Homework Help: Isotropic Tensors

1. Dec 13, 2008

latentcorpse

I've been asked to show that $\epsilon _{{{\it ijm}}}\epsilon _{{{\it mkl}}}$ is an isotropic tensor using $\epsilon _{{{\it ijk}}}\det \left( M \right) =\epsilon _{{\alpha \beta \gamma }}m_{{i\alpha }}m_{{j\beta }}m_{{k\gamma }}$.

Then to take the most general form for a fourth rank tensor and show $\epsilon _{{{\it ijm}}}\epsilon _{{{\it mkl}}}=\delta_{{{\it ik}}} \delta_{{{\it jl}}}-\delta_{{{\it il}}}\delta_{{{\it jk}}}$

The first part I tried and got completely lost on.

As for the second part all I've managed so far is to ascertain that the most general fourth rank tensor is $c_{{{\it ijkl}}}=\lambda \delta _{{{\it ij}}}\delta_{{{\it kl}}}+\mu \delta _{{{\it ik}}}\delta_{{{\it jl}}}+\upsilon \delta _{{{\it il}}} \delta_{{{\it jk}}}$

2. Dec 14, 2008

olgranpappy

How does the tensor
$$T_{ijk}$$
transform in general (under rotations)?

Apply this transformation to the tensor
$$\epsilon_{ijk}$$
and you will see that you get something that looks like the rhs of the first line you wrote... but what is it?

Last edited: Dec 14, 2008
3. Dec 15, 2008

latentcorpse

$\epsilon^{'} _{{{\it ijk}}}= det(M)m_{{i\alpha }}m_{{j\beta }}m_{{k\gamma }} \epsilon _{{\alpha \beta \gamma }}$

4. Dec 15, 2008

latentcorpse

ok so using the fact that $\epsilon _{{{\it ijk}}}$ is invariant and that
$(det(M))^{-1}=det(M)$. I can rearrange and get that $\epsilon _{{{\it ijk}}} det(M) = \epsilon _{{\alpha \beta \gamma }} m_{{i\alpha }}m_{{j\beta }}m_{{k\gamma }}$

5. Dec 15, 2008

latentcorpse

However, that was the given identity. I need to use that to show that $(\epsilon _{{{\it ijm}}}\epsilon _{{{\it mkl}}})^{'}=\epsilon _{{{\it ijm}}}\epsilon _{{{\it mkl}}}$ Can you offer any advice? Cheers.

6. Dec 15, 2008

olgranpappy

What is M?

7. Dec 15, 2008

latentcorpse

M is the transformation matrix and since we're considering a rotation which is a passive transformation, we know that det(M)=1 as it's a proper transformation. How does that help?

8. Dec 15, 2008

olgranpappy

Ok... the transformation for a tensor T_{ijk} under rotation M is
$$T_{ijk}^{'} = m_{ia}m_{jb}m_{kc}T_{abc}\;.$$

So, the transformation of the tensor \epsilon_{ijk} is
$$\epsilon_{ijk}^{'}=m_{ia}m_{jb}m_{kc}\epsilon_{abc}\;,$$
which is not what you wrote down exactly.

Now, what is the LHS of the final equation I wrote equal to according to the first equation you gave in the OP, and also using det(M)=1?

9. Dec 15, 2008

latentcorpse

hi $\epsilon _{{{\it ijk}}}^{'}=det(M)m_{{i\alpha }}m_{{j\beta }}m_{{k\gamma }} \epsilon _{{\alpha \beta \gamma }}$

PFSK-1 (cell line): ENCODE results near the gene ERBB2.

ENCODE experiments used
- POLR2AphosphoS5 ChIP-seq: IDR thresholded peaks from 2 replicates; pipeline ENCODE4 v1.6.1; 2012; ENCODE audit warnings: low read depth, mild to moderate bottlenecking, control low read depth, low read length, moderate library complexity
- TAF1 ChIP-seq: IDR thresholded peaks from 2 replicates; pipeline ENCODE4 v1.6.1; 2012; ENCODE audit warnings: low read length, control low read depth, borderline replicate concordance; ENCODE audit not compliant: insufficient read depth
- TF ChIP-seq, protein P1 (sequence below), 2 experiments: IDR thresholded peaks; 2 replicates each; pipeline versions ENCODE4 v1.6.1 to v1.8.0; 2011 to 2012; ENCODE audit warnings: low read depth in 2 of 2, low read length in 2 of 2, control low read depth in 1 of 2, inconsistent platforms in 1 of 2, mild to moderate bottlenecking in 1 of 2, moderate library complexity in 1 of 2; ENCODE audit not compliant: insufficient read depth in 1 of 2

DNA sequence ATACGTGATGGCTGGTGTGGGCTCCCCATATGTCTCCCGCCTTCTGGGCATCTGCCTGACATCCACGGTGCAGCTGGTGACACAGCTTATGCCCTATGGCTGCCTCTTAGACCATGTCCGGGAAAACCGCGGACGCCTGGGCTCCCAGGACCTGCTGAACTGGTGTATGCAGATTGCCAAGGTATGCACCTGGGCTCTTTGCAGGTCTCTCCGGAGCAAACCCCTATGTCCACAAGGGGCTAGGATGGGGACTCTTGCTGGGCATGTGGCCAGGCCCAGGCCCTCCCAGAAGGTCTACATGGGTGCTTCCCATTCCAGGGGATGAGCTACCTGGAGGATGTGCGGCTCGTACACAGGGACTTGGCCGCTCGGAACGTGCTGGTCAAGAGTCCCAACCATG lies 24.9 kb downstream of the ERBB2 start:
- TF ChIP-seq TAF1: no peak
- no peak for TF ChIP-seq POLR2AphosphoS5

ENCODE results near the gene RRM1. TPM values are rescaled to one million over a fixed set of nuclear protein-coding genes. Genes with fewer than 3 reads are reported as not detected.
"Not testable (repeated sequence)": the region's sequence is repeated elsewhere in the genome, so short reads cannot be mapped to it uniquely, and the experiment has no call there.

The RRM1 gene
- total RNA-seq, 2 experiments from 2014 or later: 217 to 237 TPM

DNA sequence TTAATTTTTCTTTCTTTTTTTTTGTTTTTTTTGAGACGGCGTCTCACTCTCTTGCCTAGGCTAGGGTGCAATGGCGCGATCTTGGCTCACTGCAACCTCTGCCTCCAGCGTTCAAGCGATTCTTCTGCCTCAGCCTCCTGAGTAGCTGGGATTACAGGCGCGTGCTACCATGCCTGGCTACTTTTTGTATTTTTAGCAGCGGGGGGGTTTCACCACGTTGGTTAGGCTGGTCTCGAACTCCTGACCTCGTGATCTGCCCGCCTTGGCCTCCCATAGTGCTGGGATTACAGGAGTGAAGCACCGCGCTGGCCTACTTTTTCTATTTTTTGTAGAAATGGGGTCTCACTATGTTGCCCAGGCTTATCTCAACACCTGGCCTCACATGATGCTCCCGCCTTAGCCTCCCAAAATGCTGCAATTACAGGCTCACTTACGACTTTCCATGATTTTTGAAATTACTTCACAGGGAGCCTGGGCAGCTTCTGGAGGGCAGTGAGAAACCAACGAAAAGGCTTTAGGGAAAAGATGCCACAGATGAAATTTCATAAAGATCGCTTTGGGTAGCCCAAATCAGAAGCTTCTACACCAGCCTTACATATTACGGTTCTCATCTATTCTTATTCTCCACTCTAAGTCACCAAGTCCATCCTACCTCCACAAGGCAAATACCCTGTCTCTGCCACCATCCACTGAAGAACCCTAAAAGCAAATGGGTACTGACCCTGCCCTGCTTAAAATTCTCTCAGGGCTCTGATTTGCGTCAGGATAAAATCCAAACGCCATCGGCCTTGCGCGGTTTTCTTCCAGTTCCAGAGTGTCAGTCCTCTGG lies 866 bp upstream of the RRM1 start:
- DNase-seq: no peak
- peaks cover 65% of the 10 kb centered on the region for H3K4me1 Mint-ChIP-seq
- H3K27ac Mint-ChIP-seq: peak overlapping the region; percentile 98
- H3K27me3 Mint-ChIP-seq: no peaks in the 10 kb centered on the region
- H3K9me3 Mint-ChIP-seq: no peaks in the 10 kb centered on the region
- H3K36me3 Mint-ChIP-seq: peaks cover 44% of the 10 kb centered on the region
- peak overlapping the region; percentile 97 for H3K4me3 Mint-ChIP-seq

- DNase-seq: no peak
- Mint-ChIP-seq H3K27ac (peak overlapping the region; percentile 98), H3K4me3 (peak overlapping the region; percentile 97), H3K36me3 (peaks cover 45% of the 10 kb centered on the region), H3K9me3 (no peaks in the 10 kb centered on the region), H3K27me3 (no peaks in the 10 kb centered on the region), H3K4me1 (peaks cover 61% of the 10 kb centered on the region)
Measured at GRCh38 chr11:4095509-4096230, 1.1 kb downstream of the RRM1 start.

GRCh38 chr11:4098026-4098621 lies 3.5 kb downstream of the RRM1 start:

we need that det(M) there because it's a rank three pseudotensor so surely in the equation you wrote in your last post you're missing a det(M), no?

10. Dec 15, 2008

latentcorpse

however if we're just assumin det(M)=1 everywhere then,
$\epsilon _{{{\it ijk}}}=\epsilon _{{\alpha \beta \gamma }}m_{{i\alpha }}m_{{j\beta }}m_{{k\gamma }}$ from my original post and setting det(M) =1
But
$\epsilon _{{\alpha \beta \gamma }}m_{{i\alpha }}m_{{j\beta }}m_{{k\gamma }}=\epsilon _{ijk}det(M)$
However det(M)=1 can be used again here to show
$\epsilon _{ijk}^{'}=\epsilon _{ijk}det(M)=\epsilon _{ijk}$
Is this a sufficient proof?
If so, any ideas for the next part?

11. Dec 16, 2008

olgranpappy

So, then, since you just showed that \epsilon_{ijk} is an isotropic tensor it follows immediately that the multiplication of two \epsilon tensors is also isotropic (this is the first part you asked about).

As for the next part, you have:
$$\epsilon_{ijm}\epsilon_{mkl} = \lambda \delta_{ij}\delta_{kl} + \mu \delta_{ik}\delta_{jl} + \nu \delta_{il}\delta_{jk}\;.$$

What happens if you set i=j=1 and k=l=2?

12. Dec 16, 2008

latentcorpse

Hi again. How does that follow immediately? Am I just being really stupid? I guess I'm just not really satisfied with the rigour of this proof-I can't really follow it myself without constantly referring back to your posts.

and for the next part i get
$\epsilon _{{11\,m}}\epsilon _{{{\it m22}}}=\lambda=0$
which is good because we don't want a $\delta_{{{\it ij}}}\delta_{{{\it kl}}}$ term. How do I go about getting the values of $\mu$ and $\nu$?

13. Dec 16, 2008

olgranpappy

\epsilon is isotropic

i.e., the components \epsilon_{ijm} (and \epsilon_{mkl}) are the same in different rotated frames.

The components are the same in diffferent frames, so multiplication of two componets gives the same result in different frames, and summing multiplied components gives the same result in different frames.

no.

Try plugging in some other values for i, j, k, and l.

14. Dec 16, 2008

latentcorpse

yeah that's what i tried but i didn't have any paper so did it in my head and messed it up the first time but now that you recommended it and i've been over it i get it. thanks for all your help. how did you know to start plugging in numbers on that second part or is that just a typical method when your looking at removing terms from the most general isotropic tensor of a particular rank?

15. Dec 16, 2008

olgranpappy

Invest in some paper. In my experience it is a very useful tool. Pencils too.

It's a pretty standard method. Cheers and good luck with your studies.